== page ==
So same sex role models are particularly empowering and often lacking in the design field as a report from AIGA’s Eye on Design concluded that female speakers only make up 35.7% at European design conferences.
Brotherhood in the design field
Furthermore, various records of women have stated that there is a particularly strong brotherhood going on in the design field often excluding women. This group formation often makes women doubt their own validity and through this uncertainty make them more risk averse and less likely to speak up. As a consequence, this lack of bonding and being part of the “squad” makes them less likely to move up to leading positions as their capabilities are undermined.
Women face greater pushback
Another common explanation for the pay gap is that women don’t ask as frequently for a pay raise as men. A study by McKinsey however found that it is not the case that they ask less frequently but the problem is that when they do ask, they get more resistance and pushback than men, eventually causing them to cease. Adding to this is the fact that women generally receive less feedback than men, whereas they ask for it as often as men do.
Unconscious bias towards women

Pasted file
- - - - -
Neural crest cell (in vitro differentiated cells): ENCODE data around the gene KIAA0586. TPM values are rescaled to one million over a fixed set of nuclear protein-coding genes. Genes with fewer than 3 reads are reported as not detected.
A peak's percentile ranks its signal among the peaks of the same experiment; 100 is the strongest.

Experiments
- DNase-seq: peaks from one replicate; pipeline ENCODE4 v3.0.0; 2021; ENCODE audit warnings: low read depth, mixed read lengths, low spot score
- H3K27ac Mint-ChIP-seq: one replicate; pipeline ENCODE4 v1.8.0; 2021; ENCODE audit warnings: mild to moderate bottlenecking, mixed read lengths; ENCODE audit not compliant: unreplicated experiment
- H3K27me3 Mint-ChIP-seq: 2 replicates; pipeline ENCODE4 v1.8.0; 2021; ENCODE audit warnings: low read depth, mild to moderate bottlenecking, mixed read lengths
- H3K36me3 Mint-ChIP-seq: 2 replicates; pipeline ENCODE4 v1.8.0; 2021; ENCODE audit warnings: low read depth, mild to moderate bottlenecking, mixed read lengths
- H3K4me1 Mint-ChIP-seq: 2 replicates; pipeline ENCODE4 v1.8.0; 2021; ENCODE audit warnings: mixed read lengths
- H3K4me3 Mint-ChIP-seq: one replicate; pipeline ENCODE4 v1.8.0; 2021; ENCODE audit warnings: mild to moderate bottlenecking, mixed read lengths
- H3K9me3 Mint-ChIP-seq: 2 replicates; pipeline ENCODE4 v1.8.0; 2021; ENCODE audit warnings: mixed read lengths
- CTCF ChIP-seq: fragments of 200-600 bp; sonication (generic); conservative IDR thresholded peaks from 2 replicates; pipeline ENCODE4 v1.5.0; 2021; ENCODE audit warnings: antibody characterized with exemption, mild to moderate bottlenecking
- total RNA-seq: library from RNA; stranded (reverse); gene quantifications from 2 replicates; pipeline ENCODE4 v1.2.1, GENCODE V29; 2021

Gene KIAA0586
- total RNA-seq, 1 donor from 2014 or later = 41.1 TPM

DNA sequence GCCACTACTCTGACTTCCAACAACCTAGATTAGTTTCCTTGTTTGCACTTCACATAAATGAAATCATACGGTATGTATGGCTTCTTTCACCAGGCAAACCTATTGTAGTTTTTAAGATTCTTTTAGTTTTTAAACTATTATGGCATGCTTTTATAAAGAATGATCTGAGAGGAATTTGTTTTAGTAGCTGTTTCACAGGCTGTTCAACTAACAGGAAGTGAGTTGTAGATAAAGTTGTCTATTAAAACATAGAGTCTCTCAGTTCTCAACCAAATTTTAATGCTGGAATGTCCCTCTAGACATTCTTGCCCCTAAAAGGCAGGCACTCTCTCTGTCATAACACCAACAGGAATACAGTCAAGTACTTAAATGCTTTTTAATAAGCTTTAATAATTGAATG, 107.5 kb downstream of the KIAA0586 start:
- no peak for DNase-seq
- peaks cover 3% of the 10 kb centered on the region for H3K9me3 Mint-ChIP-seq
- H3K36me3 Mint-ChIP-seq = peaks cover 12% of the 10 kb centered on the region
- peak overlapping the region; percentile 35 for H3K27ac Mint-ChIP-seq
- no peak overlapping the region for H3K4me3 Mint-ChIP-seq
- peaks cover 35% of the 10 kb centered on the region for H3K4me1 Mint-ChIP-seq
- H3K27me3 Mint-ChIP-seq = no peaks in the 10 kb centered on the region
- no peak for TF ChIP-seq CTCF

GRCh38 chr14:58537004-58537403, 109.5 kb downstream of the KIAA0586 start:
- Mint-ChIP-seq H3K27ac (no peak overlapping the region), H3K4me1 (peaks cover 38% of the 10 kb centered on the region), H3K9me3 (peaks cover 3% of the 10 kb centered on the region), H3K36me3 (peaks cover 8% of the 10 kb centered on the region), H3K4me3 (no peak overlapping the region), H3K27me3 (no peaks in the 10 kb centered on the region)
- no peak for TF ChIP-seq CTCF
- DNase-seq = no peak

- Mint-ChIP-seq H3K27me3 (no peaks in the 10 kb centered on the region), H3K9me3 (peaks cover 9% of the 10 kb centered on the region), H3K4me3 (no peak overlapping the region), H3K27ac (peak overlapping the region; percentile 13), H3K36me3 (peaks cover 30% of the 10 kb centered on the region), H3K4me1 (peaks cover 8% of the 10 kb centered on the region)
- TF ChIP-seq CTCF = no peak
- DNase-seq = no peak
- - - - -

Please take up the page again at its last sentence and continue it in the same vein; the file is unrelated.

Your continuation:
This unconscious bias towards women is furthermore contributing to inequality. Viewing women as less valuable and not as committed to the workforce as men has implications on our views on women and their status in the workplace. A study by Ernst & Young stated unconscious bias as one of the main reasons for the work position discrepancy between men and women.
Women’s lack of self-confidence
One thing that separates women from men in terms of their personality is the fact that women generally tend to underestimate themselves and are more modest about their achievements whereas men often dare to take on greater challenges as they’re more self-confident. Men therefore also more openly proclaim their personal achievements making themselves ultimately better at selling themselves.
So, the question remains – What can companies do to create a workspace that empowers women?
Enforcement of company policies
From a top-down perspective, one effective thing that employers can do is to create policies that discourage gender bias and harassment and that actively encourage female inclusion in the workspace. However, it is also important to realize that those regulations only turn out to be empty words if disregarded by frontline managers. It is therefore important to ensure concrete plans of actions the company wants to take and to make sure that everyone is on the same page regarding the new policies. For example, the company can work to offer better child support services or at least offer more flexible models of work to accommodate working mothers.